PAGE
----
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No Rap on Eminem: He Gets His Shot, His Opportunity, and Doesn't Let It Slip

Record labels trying to duplicate Eminem's cross-racial success are finding it difficult to make a connection with rap audiences.

November 11, 2002|Jeff Leeds | Times Staff Writer

Hey there's a concept that works / 20 million other white rappers emerge / But no matter how many fish in the sea / It'd be so empty without me

-- from "Without Me," by Eminem

Rapper Eminem's lyrics exaggerate the number, but the best-selling solo rap artist in history crisply captures the music industry's quest to copy his cross-racial success.

Record labels have spent a small fortune signing about half a dozen white rappers with names such as Tow Down, Genovese and Hot Karl. Undoubtedly more will be coming with the smash debut last weekend of Eminem's loosely biographical movie "8 Mile."

But the road ahead for these aspiring stars probably will be a dead end, much as it has been for others who already have tried the trip to the top of the charts.

Tow Down and Genovese, for example, have been dumped by their record labels. Hot Karl ended his contract after his label refused to release the album he recorded.

"A white rapper has to work under a much finer microscope in a very competitive field. If the black audience isn't with it, it's not going to happen," said Elektra Entertainment Group Chairwoman Sylvia Rhone, the only African American woman to run a major record label.

It's not surprising that labels would try to replicate Eminem's success. In the entertainment business, if a concept works once, it's assumed that it will work to wearying excess. That's true whether the medium is film, TV or music.

Record labels saw Eminem's sales and said, " 'Oh, a white rapper can make money. Let's get our own white rapper,' " said Stephen Hill, vice president for music programming at TV channel Black Entertainment Television. What they didn't see, he said, was that the controversial singer was not a novelty like early white rappers Vanilla Ice and Mark Wahlberg, whose music careers quickly flamed out. In contrast, he said, Eminem is "a person with an amazing ability to connect with his audience."

That connection is so powerful and unique that the 30-year-old Detroit rapper was able to transcend the roots of the genre, no small feat for a white speed rhymer.

Rap began more than two decades ago as an art form among urban blacks confronted with poverty and discrimination. Since then, its appeal has spread to young music fans of all colors who embrace the fiercely rebellious nature of the lyrics and wrap themselves in the grittiness of a life that may or may not resemble their own. Record industry surveys have consistently found that about 75% of rap music is purchased by U.S. white, Latino and Asian consumers.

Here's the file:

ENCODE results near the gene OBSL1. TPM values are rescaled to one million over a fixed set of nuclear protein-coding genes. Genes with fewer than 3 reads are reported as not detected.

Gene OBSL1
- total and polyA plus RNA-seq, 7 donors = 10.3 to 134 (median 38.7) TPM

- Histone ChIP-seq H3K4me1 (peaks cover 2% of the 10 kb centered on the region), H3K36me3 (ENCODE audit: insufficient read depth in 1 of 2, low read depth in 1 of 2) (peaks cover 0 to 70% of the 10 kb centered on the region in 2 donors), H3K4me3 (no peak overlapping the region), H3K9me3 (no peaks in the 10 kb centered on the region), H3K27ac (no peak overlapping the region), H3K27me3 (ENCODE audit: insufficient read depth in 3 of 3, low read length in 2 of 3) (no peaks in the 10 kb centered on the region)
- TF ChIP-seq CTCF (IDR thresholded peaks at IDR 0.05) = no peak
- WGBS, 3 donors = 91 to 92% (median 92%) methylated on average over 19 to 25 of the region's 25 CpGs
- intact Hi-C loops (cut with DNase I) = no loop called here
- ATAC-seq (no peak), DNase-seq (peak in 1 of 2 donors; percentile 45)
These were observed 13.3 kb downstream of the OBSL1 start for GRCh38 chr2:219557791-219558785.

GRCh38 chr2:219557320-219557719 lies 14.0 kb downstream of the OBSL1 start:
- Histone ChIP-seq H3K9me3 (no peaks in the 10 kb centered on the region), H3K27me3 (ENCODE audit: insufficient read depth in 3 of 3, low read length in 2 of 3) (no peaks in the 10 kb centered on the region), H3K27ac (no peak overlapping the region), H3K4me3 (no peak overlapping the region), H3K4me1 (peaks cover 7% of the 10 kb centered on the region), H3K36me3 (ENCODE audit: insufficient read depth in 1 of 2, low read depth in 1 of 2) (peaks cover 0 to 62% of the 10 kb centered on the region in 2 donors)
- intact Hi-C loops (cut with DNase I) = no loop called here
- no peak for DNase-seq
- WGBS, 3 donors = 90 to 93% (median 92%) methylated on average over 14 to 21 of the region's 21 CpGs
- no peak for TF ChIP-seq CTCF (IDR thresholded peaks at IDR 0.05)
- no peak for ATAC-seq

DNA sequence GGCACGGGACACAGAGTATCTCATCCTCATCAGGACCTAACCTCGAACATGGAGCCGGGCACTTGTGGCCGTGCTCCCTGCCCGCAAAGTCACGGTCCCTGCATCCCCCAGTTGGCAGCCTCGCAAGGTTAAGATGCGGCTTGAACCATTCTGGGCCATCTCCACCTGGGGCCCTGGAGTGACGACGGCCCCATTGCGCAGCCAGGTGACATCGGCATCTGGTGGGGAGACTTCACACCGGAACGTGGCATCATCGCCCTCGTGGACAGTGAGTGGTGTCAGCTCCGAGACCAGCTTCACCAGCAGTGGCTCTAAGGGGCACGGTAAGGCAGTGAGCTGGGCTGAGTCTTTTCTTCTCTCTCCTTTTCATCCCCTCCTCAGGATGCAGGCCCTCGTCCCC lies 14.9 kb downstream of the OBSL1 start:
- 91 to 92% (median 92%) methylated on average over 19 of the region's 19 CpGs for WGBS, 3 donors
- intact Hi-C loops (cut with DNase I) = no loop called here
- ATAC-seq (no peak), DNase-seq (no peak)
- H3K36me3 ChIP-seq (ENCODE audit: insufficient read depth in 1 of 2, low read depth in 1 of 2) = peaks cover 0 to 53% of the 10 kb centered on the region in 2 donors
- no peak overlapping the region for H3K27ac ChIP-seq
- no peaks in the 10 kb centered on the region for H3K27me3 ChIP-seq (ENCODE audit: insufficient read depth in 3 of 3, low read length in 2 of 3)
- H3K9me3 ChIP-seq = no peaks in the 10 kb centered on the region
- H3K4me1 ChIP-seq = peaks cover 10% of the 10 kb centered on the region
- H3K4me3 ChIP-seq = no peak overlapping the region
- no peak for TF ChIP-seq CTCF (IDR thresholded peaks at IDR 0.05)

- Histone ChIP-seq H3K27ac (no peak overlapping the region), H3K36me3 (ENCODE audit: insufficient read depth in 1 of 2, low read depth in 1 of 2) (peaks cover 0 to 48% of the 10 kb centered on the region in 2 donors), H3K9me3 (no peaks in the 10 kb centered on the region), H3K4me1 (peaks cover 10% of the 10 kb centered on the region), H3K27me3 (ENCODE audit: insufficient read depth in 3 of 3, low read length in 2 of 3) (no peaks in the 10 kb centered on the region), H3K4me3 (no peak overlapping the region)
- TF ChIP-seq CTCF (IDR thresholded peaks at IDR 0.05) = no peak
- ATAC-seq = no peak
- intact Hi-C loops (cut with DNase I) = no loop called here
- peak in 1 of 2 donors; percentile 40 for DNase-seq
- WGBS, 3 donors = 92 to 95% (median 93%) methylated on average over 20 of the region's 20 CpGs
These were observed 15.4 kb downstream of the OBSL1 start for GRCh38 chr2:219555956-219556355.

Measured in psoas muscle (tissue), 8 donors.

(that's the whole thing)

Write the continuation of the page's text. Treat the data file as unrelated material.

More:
Even with an overall slump in the music industry, rap remains a commercial and cultural power, generating an estimated $1.6 billion in domestic record sales. Eminem's three albums -- filled with lyrics that critics call misogynistic and homophobic -- have sold 19.8 million copies in the U.S. That's more than rap's other biggest stars, including the late Tupac Shakur, Snoop Dogg or Jay-Z. Eminem's latest album, "The Eminem Show," is expected to be the top-selling record of the year, and the soundtrack from "8 Mile" entered the pop chart last week at No. 1.

Just five years ago, Eminem, whose real name is Marshall Mathers, was searching for credibility by competing in rap contests and circulating recordings of his clever, penetrating and, at times, hostile riffs. While growing up, he had been influenced by such acts as the Beastie Boys, a white rap act that achieved a degree of street credibility in part by touring with rap trailblazers Run-DMC.

The credibility Eminem needed with black audiences came from Dr. Dre, the acclaimed record producer and rapper, who had been handed one of Eminem's demos. Dre began touting Mathers as his protege and produced three tracks on his breakthrough album, "The Slim Shady LP."

That kind of cultural entree also has benefited the only other white rapper to make a respectable, albeit modest, run at rap radio audiences.

Rapper Bubba Sparxxx, born Warren Anderson Mathis, had the backing of a celebrated rap producer, Timbaland. He stewarded the Georgia rapper's CD and appeared in Sparxxx's first video, which received heavy play on MTV and featured the burly newcomer with farm boys wrestling pigs.

The album, "Dark Days, Bright Nights," has sold 600,000 copies, a fair showing for a new artist, but well below the projection of his label, Interscope Records, which also releases Eminem's albums. Sparxxx's second CD is due out early next year.

Without the support of rap's biggest names, the odds of failure are high for white rappers, who must still have the skills to win fans on rap radio stations.

Hot Karl was a USC communications major who planned to write movie scripts when he was signed by Interscope. The rapper, whose real name is Jensen-Gerard Karp, was raised in Calabasas and decided to pursue a music career after winning a local radio station contest in which he called in each day and ad-libbed a few rhymes.

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